Several international banks enabled corruption in South Africa under former President Jacob Zuma, British lawmaker Peter Hain has said.
At an inquiry hearing, he said HSBC, Standard Chartered and India’s Bank of Baroda were “directly culpable”.
The inquiry is investigating claims of graft against Mr Zuma and the Gupta family. They deny any wrongdoing.
HSBC said it supported the inquiry while Standard Chartered said there was no evidence linking it to the Guptas.
No-one from the Bank of Baroda was immediately available for comment.
The ongoing curatorship of African Bank has perhaps arisen at a fitting time, when what was historically feverishly slow and sparse insolvency reform across the African continent may just be showing signs of
awakening (the recent enactment of the new Insolvency Act 2015 in Kenya and introduction of Chapter 6 Business Rescue proceedings into the new Companies Act in South Africa being but two examples of this).
The often stark contrast between local practices (which can vary greatly across the African continent’s different jurisdictions) and that which is more closely aligned toward international regimes (UNCITRAL model law and
cross border insolvency regimes being of relevance here) remains a key challenge.
As investors seek to capitalise on growth opportunities across Africa (but at the same time view the risk of insolvency and a lack of clarity over insolvency outcomes and or workout mechanisms available to them as key
impediments), never so more than today has insolvency reform and transparency been more pertinent, for both local and foreign stakeholders alike.
Over 225 applicants, primarily from Gauteng’s poorer townships, have instituted a R60 billion claim for damages against some of South Africa’s biggest banks.
GroundUp reports that the case revolves around a number of unlawful repossessions by the banks over the past 23 years, with the R60 billion figure based on the average estimated loss of home equity value, multiplied by the roughly 100,000 homes repossessed since 1994.
Nedbank, Absa, FirstRand Bank and Standard Bank are cited as respondents in the case, as well as the National Credit Regulator, the Minister for Justice and Constitutional Development, the SA Human Rights Commission and the High Court Rules Board.
Disgruntled bank customers are calling for a class action suit against the banks after new evidence suggests banks are concealing their securitisation activities from customers, the courts and investors, in what could turn out to be the largest banking fraud in South African history.
Scores of South Africans have added their voices to the growing clamour for a class action suit against the banks in response to what may turn out to be the biggest fraud in South African history. This follows publication of research coordinated by Advocate Douglas Shaw suggesting that banks are securitising home loans but hiding this fact from the courts when seeking judgment against customers allegedly in default.
Securitisation is the banks’ practice of bundling loans together and on-selling them investors who buy and sell these assets on the JSE and other stock markets. Once a loan is securitised, the bank loses legal title to the loan.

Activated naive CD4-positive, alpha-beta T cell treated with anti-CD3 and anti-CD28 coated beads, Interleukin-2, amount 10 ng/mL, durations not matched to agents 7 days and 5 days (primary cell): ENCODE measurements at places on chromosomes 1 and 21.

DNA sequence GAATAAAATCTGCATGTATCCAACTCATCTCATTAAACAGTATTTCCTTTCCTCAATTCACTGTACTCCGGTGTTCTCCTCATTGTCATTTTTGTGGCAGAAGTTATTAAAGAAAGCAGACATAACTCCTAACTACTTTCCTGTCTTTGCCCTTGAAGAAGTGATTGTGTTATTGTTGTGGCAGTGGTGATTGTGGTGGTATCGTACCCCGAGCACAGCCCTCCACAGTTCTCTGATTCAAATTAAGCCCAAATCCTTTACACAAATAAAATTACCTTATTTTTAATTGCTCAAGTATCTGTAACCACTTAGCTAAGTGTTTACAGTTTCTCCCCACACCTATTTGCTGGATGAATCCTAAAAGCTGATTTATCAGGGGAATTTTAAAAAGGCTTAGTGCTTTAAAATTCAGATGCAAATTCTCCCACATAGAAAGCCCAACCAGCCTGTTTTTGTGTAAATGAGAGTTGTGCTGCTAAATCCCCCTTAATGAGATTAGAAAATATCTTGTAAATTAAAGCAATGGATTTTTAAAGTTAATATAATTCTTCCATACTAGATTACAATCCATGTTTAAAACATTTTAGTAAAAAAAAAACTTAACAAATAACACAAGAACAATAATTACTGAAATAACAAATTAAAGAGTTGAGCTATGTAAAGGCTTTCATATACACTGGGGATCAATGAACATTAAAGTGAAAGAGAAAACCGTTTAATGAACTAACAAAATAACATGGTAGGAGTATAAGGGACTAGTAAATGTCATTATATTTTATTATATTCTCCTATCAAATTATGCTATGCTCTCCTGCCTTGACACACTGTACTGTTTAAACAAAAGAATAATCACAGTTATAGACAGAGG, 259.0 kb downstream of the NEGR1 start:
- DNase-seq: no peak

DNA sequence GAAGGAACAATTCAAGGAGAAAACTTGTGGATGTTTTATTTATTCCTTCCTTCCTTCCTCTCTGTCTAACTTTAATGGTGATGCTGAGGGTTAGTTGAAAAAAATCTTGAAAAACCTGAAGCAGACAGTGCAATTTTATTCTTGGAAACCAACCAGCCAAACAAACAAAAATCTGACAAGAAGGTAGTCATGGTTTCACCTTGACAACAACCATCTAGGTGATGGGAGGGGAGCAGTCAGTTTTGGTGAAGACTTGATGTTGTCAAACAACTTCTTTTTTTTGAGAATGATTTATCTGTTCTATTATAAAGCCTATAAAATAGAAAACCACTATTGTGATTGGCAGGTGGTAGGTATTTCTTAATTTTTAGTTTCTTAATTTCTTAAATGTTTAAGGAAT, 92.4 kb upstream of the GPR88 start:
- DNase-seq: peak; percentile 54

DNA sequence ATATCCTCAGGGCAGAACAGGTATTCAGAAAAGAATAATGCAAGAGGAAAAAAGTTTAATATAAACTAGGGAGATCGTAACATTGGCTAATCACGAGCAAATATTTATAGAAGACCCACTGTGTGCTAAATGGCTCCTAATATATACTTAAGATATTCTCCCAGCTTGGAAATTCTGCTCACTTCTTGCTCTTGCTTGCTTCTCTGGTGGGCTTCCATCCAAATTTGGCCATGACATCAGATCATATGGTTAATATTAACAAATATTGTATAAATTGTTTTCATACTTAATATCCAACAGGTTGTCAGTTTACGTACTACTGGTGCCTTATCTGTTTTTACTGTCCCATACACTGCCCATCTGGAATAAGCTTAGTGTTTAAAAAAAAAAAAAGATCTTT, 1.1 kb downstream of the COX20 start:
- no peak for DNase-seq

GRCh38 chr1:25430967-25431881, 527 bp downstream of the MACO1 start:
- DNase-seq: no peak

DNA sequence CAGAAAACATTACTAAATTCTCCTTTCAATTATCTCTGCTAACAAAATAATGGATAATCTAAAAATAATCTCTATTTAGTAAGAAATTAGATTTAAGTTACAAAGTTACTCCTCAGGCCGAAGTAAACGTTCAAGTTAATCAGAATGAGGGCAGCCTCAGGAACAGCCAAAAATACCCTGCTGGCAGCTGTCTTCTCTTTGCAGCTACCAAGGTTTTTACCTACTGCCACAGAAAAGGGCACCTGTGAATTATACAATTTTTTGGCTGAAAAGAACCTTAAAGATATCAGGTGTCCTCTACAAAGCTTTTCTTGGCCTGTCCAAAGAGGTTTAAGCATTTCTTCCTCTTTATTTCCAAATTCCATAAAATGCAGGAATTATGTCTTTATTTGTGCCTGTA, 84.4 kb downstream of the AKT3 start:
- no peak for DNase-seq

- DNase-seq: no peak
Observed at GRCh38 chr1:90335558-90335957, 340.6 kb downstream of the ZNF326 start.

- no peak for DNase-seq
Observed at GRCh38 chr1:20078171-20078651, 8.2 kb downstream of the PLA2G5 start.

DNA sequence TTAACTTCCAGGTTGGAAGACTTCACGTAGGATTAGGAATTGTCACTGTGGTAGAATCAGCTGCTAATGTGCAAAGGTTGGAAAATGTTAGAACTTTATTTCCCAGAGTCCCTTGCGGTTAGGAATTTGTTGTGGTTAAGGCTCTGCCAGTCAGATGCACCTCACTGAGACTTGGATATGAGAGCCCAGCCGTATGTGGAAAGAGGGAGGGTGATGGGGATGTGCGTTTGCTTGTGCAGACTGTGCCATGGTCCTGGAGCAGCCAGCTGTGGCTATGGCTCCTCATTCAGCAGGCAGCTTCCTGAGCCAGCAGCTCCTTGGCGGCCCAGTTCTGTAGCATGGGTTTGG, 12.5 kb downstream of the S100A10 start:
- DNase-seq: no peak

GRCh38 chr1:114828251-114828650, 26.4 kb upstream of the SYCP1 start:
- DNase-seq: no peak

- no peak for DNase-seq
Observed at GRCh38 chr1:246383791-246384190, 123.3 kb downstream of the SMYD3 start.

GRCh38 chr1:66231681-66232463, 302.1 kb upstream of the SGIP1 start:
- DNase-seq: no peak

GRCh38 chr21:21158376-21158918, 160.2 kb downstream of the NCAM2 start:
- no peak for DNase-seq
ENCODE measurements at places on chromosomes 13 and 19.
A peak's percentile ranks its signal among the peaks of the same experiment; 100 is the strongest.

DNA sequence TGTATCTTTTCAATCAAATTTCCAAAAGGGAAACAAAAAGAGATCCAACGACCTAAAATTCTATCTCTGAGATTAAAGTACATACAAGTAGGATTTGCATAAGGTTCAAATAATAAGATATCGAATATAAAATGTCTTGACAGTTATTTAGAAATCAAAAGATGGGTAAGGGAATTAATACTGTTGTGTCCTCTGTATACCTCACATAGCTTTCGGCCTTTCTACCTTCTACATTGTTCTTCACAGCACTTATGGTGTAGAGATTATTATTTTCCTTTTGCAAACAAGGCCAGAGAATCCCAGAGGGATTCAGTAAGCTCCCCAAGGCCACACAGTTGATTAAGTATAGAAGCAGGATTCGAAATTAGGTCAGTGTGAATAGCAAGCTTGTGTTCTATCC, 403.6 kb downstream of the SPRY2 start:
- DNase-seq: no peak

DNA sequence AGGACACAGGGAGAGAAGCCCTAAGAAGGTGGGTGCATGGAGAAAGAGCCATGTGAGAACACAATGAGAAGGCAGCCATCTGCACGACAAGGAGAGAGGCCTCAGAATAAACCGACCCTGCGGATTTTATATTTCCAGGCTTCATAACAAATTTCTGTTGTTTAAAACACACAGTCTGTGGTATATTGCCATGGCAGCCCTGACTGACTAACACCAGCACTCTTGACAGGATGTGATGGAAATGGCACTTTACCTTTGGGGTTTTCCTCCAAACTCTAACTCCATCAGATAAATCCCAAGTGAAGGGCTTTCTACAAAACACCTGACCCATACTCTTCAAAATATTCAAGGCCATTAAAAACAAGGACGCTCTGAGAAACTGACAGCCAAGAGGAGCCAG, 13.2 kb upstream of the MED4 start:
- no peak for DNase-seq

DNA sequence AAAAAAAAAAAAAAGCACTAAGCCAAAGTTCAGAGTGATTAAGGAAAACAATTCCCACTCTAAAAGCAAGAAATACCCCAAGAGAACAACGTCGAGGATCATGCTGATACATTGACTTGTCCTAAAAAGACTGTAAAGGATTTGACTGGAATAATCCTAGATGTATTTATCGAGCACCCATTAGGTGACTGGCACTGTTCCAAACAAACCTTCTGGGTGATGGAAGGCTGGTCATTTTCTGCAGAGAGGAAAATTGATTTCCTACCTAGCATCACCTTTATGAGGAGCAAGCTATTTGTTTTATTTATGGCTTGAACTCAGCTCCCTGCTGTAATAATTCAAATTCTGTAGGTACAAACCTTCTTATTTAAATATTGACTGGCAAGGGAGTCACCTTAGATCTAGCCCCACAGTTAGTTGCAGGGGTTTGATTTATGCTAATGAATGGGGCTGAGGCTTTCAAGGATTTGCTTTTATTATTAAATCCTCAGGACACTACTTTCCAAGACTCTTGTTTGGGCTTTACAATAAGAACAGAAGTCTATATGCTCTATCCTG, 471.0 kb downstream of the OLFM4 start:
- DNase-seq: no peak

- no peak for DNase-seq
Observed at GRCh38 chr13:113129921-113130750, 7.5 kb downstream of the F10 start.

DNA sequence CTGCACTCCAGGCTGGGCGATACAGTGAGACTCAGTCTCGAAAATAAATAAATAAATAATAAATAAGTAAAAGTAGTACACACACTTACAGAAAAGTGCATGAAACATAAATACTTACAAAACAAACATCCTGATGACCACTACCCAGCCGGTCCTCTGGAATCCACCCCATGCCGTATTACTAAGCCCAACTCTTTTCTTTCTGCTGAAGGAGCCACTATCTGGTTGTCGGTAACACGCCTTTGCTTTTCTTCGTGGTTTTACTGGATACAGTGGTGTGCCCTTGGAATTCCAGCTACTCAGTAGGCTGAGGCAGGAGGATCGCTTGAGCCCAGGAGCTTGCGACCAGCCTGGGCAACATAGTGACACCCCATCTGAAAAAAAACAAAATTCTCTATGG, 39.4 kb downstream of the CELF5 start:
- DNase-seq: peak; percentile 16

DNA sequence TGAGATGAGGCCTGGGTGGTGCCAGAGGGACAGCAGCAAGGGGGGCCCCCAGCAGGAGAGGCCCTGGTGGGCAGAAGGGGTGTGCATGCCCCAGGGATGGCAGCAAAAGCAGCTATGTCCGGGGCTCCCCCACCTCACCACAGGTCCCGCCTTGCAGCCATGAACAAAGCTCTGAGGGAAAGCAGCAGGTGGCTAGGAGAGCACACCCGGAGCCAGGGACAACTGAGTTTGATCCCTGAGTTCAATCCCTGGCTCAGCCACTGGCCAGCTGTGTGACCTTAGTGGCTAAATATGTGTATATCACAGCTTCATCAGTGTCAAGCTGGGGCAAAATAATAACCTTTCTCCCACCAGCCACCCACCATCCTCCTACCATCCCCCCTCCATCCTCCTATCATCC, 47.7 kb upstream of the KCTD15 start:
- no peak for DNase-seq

Auction Alliance paid off bank officials, says report – paying referral commissions to bank officials at Absa, Nedbank, RNB/FNB and Investec.
WHILE mandated to market and sell bulk properties on behalf of Absa, Auction Alliance allegedly acquired some of the residential units for itself without disclosing this to the bank.
Auction Alliance is also accused, in the Greyling forensic report that Business Day has seen, of paying referral commissions to bank officials at Absa, Nedbank, RNB/FNB and Investec.
The report is the product of a forensic probe carried out by Allan Greyling and his team at Accountants at Law (A@L) in 2012. It has been buried away from the public eye ever since.
Barclays bank is sounding the retreat in Africa, with plans being drawn up to drop some of its stake in Barclays Africa.
The group currently holds a 62% stake in the Africa group which serves as its foothold onto the continent.
While known as Absa locally, Barclays Africa is a group of banks operating across Africa, including Kenya and Botswana.
According to a report by the Wall Street Journal, Barclays was one of the few ‘western’ banks to form a big presence on the continent.
However, with many sub-Saharan economies in turmoil – including South Africa – the adventure no longer fits in with the group’s strategy.
The move comes as result of new Barclays CEO Jes Staley’s move to cut weak units from the bank.
Based in South Africa, Barclays Africa/Absa has been hit hard by recent economic turmoil.
The rand has lost over 30% of its value in the past few weeks, while the country is plagued by poor economic policies and ongoing drought conditions.
The ANC Youth League blames Absa for the rand weakness, saying that Barclays itself is behind the crash.
The political group said that Barclays has been “excessively and aggressively” selling the local currency for the past few months.
“This has created a panic in international commodity trading platforms like forex. The excessive selling by Barclays has in turn reduced the demand for the South African rand,” the ANCYL said.
“The plan is to sell so much of the rand currency in order to drive down its price and then to later re-purchase it, which will push up its value as demand for it increases.”
“This is how that they profiteer and play with our country, through their actions.”
The league pointed out that in May 2015, Barclays was hit with a $2.4 Billion fine for rigging the foreign exchange market, and has, over time, paid a total of $638 million for misconduct related to Foreign Exchange at the New York Department of Financial Services.
They accused the finance house of ditching South Africa in favour of boosting the economies of their home countries.